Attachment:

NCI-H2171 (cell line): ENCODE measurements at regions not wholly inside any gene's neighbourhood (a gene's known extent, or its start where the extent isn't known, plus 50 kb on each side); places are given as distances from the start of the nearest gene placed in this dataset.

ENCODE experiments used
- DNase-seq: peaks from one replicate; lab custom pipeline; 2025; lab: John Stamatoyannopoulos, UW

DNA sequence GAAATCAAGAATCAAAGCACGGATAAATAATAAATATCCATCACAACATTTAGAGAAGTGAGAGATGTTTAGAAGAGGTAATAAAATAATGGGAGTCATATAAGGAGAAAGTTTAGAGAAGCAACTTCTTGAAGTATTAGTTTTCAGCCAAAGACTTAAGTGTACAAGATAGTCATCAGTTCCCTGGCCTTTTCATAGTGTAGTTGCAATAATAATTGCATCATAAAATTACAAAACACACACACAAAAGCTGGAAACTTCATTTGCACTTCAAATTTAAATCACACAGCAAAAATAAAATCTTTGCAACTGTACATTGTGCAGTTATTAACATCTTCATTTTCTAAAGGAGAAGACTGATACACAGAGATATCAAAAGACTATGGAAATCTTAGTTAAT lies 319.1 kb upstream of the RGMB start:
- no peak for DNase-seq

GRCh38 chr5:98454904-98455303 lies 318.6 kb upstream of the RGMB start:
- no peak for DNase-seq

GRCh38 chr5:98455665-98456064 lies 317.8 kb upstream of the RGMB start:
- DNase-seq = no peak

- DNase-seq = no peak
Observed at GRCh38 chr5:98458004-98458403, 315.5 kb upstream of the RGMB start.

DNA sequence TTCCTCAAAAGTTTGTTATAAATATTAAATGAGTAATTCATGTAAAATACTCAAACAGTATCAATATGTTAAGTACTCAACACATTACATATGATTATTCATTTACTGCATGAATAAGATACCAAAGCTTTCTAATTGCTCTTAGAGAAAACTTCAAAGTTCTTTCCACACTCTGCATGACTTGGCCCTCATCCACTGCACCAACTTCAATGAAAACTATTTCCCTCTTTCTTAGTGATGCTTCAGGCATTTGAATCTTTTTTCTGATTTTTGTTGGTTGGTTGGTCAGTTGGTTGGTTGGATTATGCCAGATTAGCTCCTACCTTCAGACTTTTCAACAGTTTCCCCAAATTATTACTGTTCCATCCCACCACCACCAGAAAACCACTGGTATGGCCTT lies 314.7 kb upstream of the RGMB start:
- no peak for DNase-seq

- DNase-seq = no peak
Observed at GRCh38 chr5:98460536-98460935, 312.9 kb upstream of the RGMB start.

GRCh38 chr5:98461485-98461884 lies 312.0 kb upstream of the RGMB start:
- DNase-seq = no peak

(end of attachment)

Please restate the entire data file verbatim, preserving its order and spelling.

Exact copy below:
NCI-H2171 (cell line): ENCODE measurements at regions not wholly inside any gene's neighbourhood (a gene's known extent, or its start where the extent isn't known, plus 50 kb on each side); places are given as distances from the start of the nearest gene placed in this dataset.

ENCODE experiments used
- DNase-seq: peaks from one replicate; lab custom pipeline; 2025; lab: John Stamatoyannopoulos, UW

DNA sequence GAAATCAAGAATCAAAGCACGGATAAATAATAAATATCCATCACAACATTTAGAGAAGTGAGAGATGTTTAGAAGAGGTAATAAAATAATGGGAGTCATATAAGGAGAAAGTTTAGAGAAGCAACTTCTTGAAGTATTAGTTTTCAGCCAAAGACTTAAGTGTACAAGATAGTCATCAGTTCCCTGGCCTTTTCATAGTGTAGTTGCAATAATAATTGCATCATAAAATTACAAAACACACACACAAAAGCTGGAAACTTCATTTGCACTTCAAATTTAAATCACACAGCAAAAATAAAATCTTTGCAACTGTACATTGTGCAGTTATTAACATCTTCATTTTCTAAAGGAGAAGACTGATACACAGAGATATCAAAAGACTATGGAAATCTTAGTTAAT lies 319.1 kb upstream of the RGMB start:
- no peak for DNase-seq

GRCh38 chr5:98454904-98455303 lies 318.6 kb upstream of the RGMB start:
- no peak for DNase-seq

GRCh38 chr5:98455665-98456064 lies 317.8 kb upstream of the RGMB start:
- DNase-seq = no peak

- DNase-seq = no peak
Observed at GRCh38 chr5:98458004-98458403, 315.5 kb upstream of the RGMB start.

DNA sequence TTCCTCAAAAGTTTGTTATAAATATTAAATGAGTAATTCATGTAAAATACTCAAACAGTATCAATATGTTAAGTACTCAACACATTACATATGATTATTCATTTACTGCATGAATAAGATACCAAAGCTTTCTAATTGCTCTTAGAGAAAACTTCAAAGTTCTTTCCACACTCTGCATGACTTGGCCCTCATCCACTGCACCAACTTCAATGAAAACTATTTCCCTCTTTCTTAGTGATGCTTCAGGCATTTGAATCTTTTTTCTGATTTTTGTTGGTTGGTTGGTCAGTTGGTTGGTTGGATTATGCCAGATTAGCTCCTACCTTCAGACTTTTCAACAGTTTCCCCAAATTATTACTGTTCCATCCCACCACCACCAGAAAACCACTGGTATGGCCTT lies 314.7 kb upstream of the RGMB start:
- no peak for DNase-seq

- DNase-seq = no peak
Observed at GRCh38 chr5:98460536-98460935, 312.9 kb upstream of the RGMB start.

GRCh38 chr5:98461485-98461884 lies 312.0 kb upstream of the RGMB start:
- DNase-seq = no peak